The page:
By Rosalind Early
If you read “Gone With the Wind” or “Uncle Tom’s Cabin,” popular but inaccurate depictions of life in the American South during slavery, you’ll see the stereotypical black cook, an unlettered woman full of folk wisdom “selflessly working for [her] white ‘owners,’” says Rafia Zafar, professor of English, American culture studies, and African and African American studies at Washington University. “In reality, working conditions were frequently harsh and food rationed.”
Zafar points to the autobiography of Harriet Jacobs, a former slave who wrote that her mistress spat in the cooking pots after meals were dished out to the white family so that the black cook could not share the food with her family or other slaves.
Showing how black foodways have intersected with American history was Zafar’s aim in creating her course and writing her recent book, “Recipes for Respect: African American Meals and Meaning” (University of Georgia Press, 2019). (“Foodways” is an anthropological term that means all of the “stuff” surrounding food, such as cooking, agriculture, restaurants, cookbooks, etc.)
In the course and the book, Zafar looks at how African-Americans have interacted with the farmed environment, domestic service and cookery to gain social mobility and civil rights.
“When is a cookbook more than a set of instructions?” she asks in the introduction to her book. “And how might a meal rewrite history?”
Five things you didn’t know about black foodways in America:
- Okra, sesame seed and watermelon were all brought to
the new world by Africans.
- The National Council of Negro Women’s early community cookbooks contained recipes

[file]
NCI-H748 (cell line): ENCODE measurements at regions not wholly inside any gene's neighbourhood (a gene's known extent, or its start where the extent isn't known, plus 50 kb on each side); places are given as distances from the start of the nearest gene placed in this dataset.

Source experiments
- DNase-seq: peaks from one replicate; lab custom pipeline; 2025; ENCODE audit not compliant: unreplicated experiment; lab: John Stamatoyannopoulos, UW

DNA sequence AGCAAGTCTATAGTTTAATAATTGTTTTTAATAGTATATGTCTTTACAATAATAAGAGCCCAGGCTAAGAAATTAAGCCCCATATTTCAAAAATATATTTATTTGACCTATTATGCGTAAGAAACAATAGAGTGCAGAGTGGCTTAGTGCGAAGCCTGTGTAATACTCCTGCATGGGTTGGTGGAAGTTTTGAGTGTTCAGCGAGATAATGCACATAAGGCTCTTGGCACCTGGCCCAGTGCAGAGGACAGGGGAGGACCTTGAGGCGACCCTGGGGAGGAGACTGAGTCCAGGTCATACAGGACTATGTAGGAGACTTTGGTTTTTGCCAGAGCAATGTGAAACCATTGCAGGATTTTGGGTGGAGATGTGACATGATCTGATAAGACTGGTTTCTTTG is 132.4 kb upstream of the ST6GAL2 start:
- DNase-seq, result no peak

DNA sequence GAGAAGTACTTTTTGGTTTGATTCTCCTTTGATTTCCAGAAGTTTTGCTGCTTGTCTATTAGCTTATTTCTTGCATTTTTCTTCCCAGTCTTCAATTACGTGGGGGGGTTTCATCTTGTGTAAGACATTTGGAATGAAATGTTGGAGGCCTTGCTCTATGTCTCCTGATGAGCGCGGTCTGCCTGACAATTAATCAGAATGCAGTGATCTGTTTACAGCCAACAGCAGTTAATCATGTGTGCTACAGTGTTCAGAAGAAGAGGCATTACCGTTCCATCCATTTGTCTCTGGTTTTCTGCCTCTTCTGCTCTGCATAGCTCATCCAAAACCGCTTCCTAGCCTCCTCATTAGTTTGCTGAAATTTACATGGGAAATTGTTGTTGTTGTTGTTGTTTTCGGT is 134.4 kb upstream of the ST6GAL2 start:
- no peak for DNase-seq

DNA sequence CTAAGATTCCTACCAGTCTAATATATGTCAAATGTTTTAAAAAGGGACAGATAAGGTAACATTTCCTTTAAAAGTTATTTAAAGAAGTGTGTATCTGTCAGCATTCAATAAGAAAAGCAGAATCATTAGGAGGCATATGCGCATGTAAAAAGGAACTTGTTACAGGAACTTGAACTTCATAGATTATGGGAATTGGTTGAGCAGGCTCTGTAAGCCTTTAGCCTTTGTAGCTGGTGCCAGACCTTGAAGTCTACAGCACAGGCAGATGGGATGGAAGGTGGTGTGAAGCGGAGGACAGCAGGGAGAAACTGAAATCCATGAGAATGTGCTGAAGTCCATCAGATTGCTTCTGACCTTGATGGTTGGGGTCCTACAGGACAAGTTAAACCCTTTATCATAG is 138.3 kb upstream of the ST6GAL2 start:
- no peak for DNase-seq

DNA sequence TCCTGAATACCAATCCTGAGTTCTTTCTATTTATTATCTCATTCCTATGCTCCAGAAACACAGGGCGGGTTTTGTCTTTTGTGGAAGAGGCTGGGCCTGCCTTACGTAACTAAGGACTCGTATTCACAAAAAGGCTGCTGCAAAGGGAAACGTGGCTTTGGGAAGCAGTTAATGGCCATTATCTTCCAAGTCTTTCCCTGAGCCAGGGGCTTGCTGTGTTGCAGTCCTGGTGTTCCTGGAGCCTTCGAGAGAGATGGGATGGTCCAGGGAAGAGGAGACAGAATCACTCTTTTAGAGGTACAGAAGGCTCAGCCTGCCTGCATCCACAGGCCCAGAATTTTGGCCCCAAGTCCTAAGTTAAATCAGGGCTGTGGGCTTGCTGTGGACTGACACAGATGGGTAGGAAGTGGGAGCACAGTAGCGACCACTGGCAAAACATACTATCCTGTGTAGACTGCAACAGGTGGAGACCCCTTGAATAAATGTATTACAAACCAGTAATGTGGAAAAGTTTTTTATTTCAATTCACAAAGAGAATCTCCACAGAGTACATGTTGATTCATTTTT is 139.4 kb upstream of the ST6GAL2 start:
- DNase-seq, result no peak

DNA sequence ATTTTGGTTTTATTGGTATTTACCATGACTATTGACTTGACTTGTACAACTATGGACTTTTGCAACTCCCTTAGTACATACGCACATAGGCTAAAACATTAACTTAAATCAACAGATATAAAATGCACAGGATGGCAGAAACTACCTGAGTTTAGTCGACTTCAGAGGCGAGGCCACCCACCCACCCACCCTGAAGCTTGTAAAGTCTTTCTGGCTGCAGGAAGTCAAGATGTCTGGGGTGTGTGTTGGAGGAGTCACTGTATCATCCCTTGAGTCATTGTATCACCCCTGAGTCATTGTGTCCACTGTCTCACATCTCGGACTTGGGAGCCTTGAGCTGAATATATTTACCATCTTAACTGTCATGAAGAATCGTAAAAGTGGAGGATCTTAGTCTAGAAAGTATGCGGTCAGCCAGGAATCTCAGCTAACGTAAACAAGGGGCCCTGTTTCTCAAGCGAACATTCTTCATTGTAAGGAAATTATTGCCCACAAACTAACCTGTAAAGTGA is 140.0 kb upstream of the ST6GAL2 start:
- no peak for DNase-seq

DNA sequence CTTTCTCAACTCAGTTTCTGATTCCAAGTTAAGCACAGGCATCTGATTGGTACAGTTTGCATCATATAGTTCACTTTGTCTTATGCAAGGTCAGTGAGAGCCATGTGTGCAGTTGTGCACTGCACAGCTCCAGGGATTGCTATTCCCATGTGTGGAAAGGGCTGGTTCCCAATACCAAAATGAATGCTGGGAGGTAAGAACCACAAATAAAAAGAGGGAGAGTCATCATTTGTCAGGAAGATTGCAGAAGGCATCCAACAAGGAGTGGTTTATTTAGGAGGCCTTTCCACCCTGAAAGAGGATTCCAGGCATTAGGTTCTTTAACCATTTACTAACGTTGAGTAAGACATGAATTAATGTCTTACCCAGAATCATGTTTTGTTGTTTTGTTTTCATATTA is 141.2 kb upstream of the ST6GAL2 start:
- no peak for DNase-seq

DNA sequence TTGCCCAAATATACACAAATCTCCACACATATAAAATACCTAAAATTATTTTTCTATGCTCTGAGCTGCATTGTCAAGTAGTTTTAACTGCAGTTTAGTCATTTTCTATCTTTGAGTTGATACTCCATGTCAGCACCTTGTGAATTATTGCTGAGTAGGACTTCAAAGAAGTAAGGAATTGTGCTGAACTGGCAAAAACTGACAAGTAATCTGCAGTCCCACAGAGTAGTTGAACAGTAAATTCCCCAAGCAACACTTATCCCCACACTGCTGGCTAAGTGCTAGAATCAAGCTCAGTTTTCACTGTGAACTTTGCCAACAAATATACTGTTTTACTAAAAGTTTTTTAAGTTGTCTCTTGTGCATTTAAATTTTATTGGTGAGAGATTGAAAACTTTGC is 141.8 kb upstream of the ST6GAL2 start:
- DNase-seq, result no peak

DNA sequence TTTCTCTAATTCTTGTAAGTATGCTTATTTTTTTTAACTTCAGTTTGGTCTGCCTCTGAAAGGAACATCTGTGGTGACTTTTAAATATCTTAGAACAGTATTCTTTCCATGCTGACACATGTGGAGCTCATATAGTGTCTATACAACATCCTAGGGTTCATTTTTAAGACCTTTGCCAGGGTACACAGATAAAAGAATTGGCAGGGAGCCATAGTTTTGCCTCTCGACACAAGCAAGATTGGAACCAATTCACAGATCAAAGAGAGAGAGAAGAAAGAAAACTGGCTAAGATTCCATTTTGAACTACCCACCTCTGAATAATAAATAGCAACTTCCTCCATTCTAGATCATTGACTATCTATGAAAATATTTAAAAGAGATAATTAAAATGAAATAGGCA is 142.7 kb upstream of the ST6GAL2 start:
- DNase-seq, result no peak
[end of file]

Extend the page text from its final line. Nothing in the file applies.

and black history lessons.
- In America, African cooking ingredients, if not styles, were incorporated into Anglo cuisine, but Native American foodways were also adopted and incorporated.
- In the late 19th century and early 20th century, George Washington Carver taught poor black farmers principles of organic farming and how to make their farms self-sufficient, so they wouldn’t have to buy from the company store, which indebted them to white landowners.
- The first hospitality book by a black person ever published was Robert Roberts’ “The House Servant’s Directory” (1827). It was a domestic guide that included recipes and advice about how to run a house. Roberts ran the household for U.S. Sen. and Massachusetts Gov. Christopher Gore.
Here are some recipes from “What Mrs. Fisher Knows About Old Southern Cooking, Soups, Pickles, Preserves, Etc.,” published in 1881 by former slave and successful business owner Abby Fisher.
Old-Time Ginger Cake
One pint molasses, one quart flour, one-half teacup brown sugar, one teacup butter, one tablespoonful cinnamon, two tablespoonsful ginger, one teacup sour milk. With it mix a teaspoonful soda and three eggs. Cream butter and sugar together, then add molasses, then flour, then eggs, then milk, then ginger and cinnamon; stir thoroughly and put to bake in oblong pans.
Corn Egg Bread
Two eggs, one pint of meal, half pint of sour milk, one teaspoonful of soda — beat eggs very light — one tablespoonful of melted lard or butter, mix all together, well stirred or beaten. Bake in an ordinary pan.
– Rosalind Early is the features editor for Washington University’s alumni magazine. This article was originally published March 15, 2019, on Washington University in St. Louis’ Source website, at https://source.wustl.edu/2019/